Momma to Clara Dawn
Born Still September 20, 2015
Beckley, West Virginia
In June of 2010 I married the love of my life. I was freshly 20 years old and we had been dating for less than a year, but I would have married him after less than a month. He is golden to me, was then and still is. We decided we wanted to wait to start a family, spend time getting to know each other better, traveling, and enjoying being young and married. In October 2014 I went through a spell of fatigue and the thought of pregnancy hit me like a ton of bricks. I had an IUD, we had not talked about getting pregnant yet, I was scared what he would think if I was and I was scared for the baby if I was because of the IUD. My sweet husband wasn’t upset at all, it turned out we were both excited… and then bummed when I took a test and it was negative, so that made the decision for us it was time to get off of birth control and try to get pregnant!
I had my IUD removed on November 5th 2014, and got my positive pregnancy test exactly two months later on January 5th. We were over the moon, our families didn’t even know we were trying and we relished in a couple of weeks of having this delicious secret to ourselves, though my husband did make several comments to my mom that I was sure would spill the beans. We made sweet little announcements, bought cards, and took our families out to breakfast. Everyone cried with joy and it was beautiful, just like my entire pregnancy.
We celebrated her so thoroughly during the life she lived in my belly. We had the perfect gender reveal party, revealing her gender not only to our family but to ourselves at the same time. We had a huge blow out of a baby shower, decorated to the nines with all the colors of little girls dreams. I spent more on my baby shower dress then my wedding dress cost! We took a fabulous babymoon cruise. Our sweet girl, though she never lived outside the womb, traveled more than some people get to in a normal span life time. She went to Virginia, Tennessee, North Carolina, South Carolina, Georgia, Florida, Mexico, Jamaica, and Grand Cayman. I am so glad that we gave that to her.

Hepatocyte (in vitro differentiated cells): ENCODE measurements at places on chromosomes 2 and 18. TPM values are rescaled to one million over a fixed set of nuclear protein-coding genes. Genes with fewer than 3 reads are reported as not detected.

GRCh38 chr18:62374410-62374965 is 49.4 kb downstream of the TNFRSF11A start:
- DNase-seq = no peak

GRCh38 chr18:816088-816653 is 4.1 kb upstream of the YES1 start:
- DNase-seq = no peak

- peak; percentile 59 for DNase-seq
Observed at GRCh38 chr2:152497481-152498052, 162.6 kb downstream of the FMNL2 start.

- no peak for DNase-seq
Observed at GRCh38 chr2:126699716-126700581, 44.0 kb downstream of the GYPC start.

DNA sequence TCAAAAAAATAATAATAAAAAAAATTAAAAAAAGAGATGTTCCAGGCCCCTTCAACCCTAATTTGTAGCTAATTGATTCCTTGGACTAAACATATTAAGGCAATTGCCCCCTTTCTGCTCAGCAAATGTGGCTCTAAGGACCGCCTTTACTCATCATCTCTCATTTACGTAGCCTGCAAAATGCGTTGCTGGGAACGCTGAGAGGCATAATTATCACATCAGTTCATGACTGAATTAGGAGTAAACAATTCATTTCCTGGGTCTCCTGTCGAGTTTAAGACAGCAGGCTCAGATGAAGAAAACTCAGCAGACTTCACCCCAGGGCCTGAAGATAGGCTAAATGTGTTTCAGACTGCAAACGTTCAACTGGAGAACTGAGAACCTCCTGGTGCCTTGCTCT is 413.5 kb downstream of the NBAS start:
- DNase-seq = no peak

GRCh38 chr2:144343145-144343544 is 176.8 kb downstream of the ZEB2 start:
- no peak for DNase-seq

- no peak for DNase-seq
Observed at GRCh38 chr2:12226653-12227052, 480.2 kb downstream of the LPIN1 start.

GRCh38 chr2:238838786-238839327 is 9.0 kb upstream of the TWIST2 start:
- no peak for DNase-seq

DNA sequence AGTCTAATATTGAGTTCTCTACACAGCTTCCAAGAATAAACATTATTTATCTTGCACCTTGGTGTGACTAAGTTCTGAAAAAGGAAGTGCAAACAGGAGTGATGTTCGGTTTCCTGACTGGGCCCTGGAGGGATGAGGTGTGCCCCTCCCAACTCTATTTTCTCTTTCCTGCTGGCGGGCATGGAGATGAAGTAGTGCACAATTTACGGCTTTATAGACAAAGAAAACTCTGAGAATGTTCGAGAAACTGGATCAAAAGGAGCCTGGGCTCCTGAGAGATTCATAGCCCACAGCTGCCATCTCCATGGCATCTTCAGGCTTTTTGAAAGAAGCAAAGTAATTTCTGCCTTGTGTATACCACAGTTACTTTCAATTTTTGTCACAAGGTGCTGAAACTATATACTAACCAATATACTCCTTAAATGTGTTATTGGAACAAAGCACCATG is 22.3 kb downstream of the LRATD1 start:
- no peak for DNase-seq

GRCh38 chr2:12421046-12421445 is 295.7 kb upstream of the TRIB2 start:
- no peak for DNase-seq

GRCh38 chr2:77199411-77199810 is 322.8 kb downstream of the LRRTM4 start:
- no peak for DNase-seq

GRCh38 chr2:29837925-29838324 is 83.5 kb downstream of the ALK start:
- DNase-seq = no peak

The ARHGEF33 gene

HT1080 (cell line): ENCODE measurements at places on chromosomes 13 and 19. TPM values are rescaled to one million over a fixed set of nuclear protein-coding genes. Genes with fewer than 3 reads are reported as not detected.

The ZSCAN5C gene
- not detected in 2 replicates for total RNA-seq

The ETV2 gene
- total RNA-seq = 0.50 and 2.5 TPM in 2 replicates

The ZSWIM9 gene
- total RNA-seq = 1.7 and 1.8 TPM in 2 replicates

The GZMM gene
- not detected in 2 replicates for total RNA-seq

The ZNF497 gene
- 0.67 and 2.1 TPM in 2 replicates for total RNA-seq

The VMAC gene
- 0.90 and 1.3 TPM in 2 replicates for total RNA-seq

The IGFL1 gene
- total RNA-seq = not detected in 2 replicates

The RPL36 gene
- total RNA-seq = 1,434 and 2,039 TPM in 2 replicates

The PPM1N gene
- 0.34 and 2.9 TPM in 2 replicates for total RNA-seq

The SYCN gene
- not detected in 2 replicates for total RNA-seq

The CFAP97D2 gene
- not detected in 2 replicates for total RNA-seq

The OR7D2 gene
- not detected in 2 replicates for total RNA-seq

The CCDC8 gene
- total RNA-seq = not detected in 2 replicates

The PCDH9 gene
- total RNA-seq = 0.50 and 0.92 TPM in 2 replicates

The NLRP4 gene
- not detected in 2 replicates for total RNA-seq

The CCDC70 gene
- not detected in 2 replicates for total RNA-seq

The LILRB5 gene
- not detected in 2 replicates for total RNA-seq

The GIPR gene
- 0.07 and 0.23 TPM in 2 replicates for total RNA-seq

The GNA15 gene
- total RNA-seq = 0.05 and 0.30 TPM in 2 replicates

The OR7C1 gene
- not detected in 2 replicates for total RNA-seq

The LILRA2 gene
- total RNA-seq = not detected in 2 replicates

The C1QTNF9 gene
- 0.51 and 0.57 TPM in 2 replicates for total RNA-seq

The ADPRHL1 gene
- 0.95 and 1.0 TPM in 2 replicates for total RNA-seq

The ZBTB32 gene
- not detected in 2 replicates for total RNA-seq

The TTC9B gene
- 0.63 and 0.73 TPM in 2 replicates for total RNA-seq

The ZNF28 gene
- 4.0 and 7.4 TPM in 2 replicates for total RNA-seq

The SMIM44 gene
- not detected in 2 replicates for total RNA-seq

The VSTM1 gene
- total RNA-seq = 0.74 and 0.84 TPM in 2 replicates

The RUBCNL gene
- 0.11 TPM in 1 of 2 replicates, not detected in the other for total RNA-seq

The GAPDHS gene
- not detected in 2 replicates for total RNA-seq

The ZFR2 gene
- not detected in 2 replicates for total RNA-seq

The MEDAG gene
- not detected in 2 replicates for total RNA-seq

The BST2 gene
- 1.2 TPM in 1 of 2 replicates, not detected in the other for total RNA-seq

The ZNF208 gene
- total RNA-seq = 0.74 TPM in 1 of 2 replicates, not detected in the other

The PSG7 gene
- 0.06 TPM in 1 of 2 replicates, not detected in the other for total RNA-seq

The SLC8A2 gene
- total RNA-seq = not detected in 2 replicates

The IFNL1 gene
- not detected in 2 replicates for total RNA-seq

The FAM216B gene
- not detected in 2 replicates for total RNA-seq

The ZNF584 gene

Everything was perfect. I was perfect, our baby girl was perfect, so much that at one of our fun 4D ultrasounds our ultrasound tech kept going on and on about how perfect she was, it was so intense my husband cried as we left that ultrasound. My weight crept up appropriately, as did my belly size. I never had a spike in blood pressure, it never took more than a minute to find her strong heartbeat, and there was never a sign of gestational diabetes. All the pregnancy “issues” I never had one. The heartburn was intense, but it wasn’t in vain, as I’ve never seen so much hair on a newborn.
My due date, September 12th, came and passed. I went to the doctor on September 15th and we discussed what would happen if I passed 41 weeks, how we would induce, the norm. I wasn’t worried. All the statistics say most first time moms go past their due date, and of course I know the due date is really just an estimate anyways. My greatest worry at that appointment on that Tuesday, on that last day we heard her sweet heartbeat was that I wouldn’t get the natural birth I had been longing for. THAT was my only worry.